The slow, waddling penguin, isn't particularly a challenge to observe when on land. But all bets are off once the sleek birds make it to water, where they swim like little feathered rockets. So to get an up-close peek at these birds under the sea, scientists suited them up with cameras, Gemma Conroy reports for ScienceAlert.
Researchers recorded the birds to better understand the meanings behind their various calls. When on land, penguins make all sorts of grunts and squeals to communicate within their colonies, writes George Dvorsky at Gizmodo. They use their “language” to guard territory, attract mates and locate their chicks. In the water, however, Gentoo penguins make a strange buzzing sound while searching for dinner. While researchers believed these noises were likely some sort of communication, they couldn’t figure out just what the penguins were conveying to one another.
That’s why Won Young Lee from the Korea Polar Research Institute and his team attached 'penguincams' to the heads of 26 Gentoos near King George Island in Antarctica. They monitored what happened over the course of two breeding seasons.
Getting a little GoPro-style camera on the 3-foot-tall, 35-pound birds is not as easy at it seems. “It was very sensitive work to place the camera on the penguins,” Lee tells Dvorsky. “This work usually took about eight to ten minutes. Strictly speaking, we did not strap the cameras. We used a waterproof tape (Tesa tape) and put the cameras on the feathers in the back.”
In all, they collected 598 offshore penguin calls as well as images of how the penguins behaved after making the calls. They published their results in the journal Scientific Reports.
What the researchers found after analyzing the videos is that almost fifty percent of the time, the hunting penguins group up within one minute of the call. After that the birds conducted shorter foraging dives and often moved to a new hunting spot. While the researchers didn’t come up any definite reason for the calls, the do have some guesses.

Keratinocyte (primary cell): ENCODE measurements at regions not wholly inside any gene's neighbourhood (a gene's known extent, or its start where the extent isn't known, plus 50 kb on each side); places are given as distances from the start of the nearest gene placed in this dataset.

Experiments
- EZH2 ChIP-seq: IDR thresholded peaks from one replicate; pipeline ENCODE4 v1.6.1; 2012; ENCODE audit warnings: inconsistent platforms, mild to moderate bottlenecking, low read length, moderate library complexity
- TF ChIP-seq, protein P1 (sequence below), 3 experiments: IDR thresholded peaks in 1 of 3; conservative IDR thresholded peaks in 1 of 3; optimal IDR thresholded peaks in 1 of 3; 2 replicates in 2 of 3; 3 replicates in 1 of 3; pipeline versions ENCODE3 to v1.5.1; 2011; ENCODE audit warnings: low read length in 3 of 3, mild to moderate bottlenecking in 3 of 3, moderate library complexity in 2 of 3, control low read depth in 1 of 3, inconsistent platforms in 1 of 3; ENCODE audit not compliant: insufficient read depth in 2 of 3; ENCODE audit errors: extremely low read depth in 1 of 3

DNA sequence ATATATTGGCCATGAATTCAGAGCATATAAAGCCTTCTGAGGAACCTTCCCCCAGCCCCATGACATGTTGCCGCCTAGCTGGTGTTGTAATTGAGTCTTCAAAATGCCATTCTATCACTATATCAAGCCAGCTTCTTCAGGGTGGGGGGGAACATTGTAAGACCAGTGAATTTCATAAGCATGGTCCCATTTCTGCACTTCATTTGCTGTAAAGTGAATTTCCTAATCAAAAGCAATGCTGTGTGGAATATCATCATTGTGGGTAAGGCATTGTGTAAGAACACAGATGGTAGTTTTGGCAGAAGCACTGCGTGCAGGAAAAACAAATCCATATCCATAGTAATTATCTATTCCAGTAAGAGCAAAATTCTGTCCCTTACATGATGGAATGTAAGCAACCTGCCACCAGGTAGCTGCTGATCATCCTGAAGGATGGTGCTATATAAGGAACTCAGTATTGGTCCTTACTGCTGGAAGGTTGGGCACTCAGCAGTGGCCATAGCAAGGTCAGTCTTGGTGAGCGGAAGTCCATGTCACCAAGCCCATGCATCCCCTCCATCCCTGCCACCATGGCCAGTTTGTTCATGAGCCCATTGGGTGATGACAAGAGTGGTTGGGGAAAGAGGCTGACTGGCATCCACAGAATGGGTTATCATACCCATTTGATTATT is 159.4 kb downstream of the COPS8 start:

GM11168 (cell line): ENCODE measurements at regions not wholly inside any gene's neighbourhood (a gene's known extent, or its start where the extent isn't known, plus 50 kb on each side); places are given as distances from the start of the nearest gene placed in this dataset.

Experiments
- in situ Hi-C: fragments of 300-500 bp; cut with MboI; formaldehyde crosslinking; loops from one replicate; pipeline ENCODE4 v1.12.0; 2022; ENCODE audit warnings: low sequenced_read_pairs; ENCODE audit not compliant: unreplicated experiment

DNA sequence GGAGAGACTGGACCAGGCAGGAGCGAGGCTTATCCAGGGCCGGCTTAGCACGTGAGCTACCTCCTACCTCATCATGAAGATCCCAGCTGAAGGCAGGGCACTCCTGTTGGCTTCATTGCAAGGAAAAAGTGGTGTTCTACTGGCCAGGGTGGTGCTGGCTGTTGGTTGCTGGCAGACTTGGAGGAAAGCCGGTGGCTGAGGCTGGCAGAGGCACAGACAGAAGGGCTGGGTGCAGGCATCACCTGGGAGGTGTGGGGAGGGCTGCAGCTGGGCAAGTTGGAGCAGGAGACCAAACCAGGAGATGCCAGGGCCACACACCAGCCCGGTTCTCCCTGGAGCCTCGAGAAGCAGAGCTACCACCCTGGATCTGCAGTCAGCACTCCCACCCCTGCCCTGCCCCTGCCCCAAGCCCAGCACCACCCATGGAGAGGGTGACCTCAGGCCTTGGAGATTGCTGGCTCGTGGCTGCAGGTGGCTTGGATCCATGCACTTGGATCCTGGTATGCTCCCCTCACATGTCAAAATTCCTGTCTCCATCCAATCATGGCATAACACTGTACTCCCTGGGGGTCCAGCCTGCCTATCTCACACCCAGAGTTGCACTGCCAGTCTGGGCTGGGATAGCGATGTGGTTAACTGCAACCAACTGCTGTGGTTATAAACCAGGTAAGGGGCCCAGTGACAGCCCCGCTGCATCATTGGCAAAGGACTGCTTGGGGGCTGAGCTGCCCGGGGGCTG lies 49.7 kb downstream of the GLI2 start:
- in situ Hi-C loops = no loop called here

“The calls can help them form a group,” Lee tells Dvorsky. “In a group, a penguin is more likely to find prey. Because Gentoo penguins in our study [are] dependent on Antarctic krill, which are normally found in large patches, it’s beneficial to be in a group to detect these krill patches.”
As Sarah Gibbens at National Geographic reports, it’s unlikely that the calls were warnings that predators are near since the vocalizations are made in the open ocean, while the penguins' most common predators, like leopard seals, tend to stick by the shoreline.
The calls are largely still something of a mystery. Even though the birds form large groups like dolphins and whales, the calls do not seem to transfer info between individuals and do not seem as sophisticated as mammalian calls. “We do not know why these penguins produce calls or how they recognize these calls in the open ocean,” Lee tells Conroy. “We suspect that there are other mechanisms involved in vocal communication.”
Whatever the reason for the calls, Lee’s penguin videos themselves were worth the effort. The footage shows the penguins bobbing in the water and flying through the ocean, gorging on delicious little fish.
This is not the first time researchers have strapped cameras to penguins. A study based on penguin cams released last year revealed the penguins targeted jellyfish with large gonads while hunting. There's no doubt that future camera missions will continue to help unlock the secret lives of these flightless tuxedo-clad birds.